Worries that China will suffer double-dip in economic growth once the effect of government's stimulus wanes, from WSJ:
Ten months after China unleashed a massive economic-stimulus program, worries are building about what happens to the world's third-biggest economy when the government money runs out.
China's stock markets have plunged this month on concerns Beijing might tighten the reins on lending and abruptly end the party. Even if the speculation is overblown, the economy still looks unready to motor on after the four trillion yuan ($585 billion) in stimulus starts to fade later this year.
The authorities haven't weaned the economy from its dependence on exports, so with demand for Chinese goods in key markets like the U.S. likely to remain weak, the letup in public spending and loans later this year could leave China in a bind.
While the country might shift benignly to stable levels of economic growth, it faces the risk of a renewed slowdown — or worse — next year, asset bubbles, overcapacity in basic industries or a burst of inflation from all the money the authorities have injected into the economy.
"China is not changing its growth model," says prominent China-watcher Andy Xie. "It is pumping up demand in ad hoc ways."
Instead of steering the economy toward growth based on domestic demand, Beijing is using stimulus as a stopgap until exports rev up again, says the Shanghai-based economist. But if developed economies don't rebound as expected, "we will have a second dip by around the middle of next year and we will be talking about a second stimulus" in China, Mr. Xie said.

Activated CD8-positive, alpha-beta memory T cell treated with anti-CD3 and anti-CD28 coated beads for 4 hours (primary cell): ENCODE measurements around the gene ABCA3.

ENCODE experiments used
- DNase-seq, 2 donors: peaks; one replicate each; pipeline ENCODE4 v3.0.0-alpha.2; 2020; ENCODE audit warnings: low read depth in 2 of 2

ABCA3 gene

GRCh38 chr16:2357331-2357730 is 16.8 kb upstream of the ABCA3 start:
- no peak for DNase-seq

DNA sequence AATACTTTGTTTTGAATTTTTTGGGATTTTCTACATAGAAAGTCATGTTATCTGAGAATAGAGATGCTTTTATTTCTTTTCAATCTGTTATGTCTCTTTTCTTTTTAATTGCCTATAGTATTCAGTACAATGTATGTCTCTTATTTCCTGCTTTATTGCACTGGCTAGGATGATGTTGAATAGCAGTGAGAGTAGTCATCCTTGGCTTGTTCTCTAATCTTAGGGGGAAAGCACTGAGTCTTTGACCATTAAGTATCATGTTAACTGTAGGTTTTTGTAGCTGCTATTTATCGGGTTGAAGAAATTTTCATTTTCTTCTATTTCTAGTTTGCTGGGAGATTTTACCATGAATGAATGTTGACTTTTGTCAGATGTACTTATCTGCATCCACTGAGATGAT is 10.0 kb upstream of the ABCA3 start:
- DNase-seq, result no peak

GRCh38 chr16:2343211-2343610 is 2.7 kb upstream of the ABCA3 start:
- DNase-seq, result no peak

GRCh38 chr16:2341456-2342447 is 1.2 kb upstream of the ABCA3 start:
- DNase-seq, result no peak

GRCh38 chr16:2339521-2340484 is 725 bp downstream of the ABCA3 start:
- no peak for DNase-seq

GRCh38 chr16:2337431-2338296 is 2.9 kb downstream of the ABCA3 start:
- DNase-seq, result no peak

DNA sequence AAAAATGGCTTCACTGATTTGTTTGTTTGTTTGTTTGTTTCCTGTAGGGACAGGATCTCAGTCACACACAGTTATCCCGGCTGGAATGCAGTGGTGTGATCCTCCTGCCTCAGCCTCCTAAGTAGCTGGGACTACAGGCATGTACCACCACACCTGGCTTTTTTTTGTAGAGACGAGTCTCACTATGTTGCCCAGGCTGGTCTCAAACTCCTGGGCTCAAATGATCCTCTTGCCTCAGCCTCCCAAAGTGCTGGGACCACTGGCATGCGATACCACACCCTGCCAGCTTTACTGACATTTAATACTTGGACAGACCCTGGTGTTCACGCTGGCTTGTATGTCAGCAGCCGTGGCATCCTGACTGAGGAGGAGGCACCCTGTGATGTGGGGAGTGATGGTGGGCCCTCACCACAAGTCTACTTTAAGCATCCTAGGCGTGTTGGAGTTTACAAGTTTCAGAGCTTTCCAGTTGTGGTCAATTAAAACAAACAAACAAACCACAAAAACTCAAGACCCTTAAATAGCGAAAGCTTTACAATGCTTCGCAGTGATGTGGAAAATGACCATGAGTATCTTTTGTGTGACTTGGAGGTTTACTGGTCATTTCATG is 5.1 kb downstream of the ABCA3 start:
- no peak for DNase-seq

Worries like this partly explain why Chinese shares sank 15% from Aug. 4 through Friday after jumping about 90% since the start of the year. The Shanghai Composite Index closed 1.7% higher Friday at 2960.77.
China is likely to hit the government's official growth target of 8% if for no other reason than the authorities have the power to make that happen, at least for a time. Money supply is growing at its fastest in 13 years and fixed-asset investment is running at growth levels not seen since the height of the last inflationary cycle in 2004.
Economic growth picked up to 7.9% on year in the second quarter from 6.1% in the first as the stimulus kicked in and the global economy began to stabilize.
If China doesn't find a substitute for exports as the stimulus wanes, however, it will have to live with slower growth, although Subir Gokarn, chief Asia-Pacific economist for Standard & Poor's says that "may not be such a bad thing."
S&P forecasts China's growth will slow to 7.5%-8.0% this year from 9% last year, then edge up to 8.0%-8.5% next year. On the bullish end of the spectrum, Goldman Sachs expects China to zoom to 11.9% growth in 2010.
There is always an outside risk, though, that with the massive amounts of cash China has pumped into the economy and questions about the country's published data, things could take a turn for the worse, potentially spelling another rough period for global markets and even economies.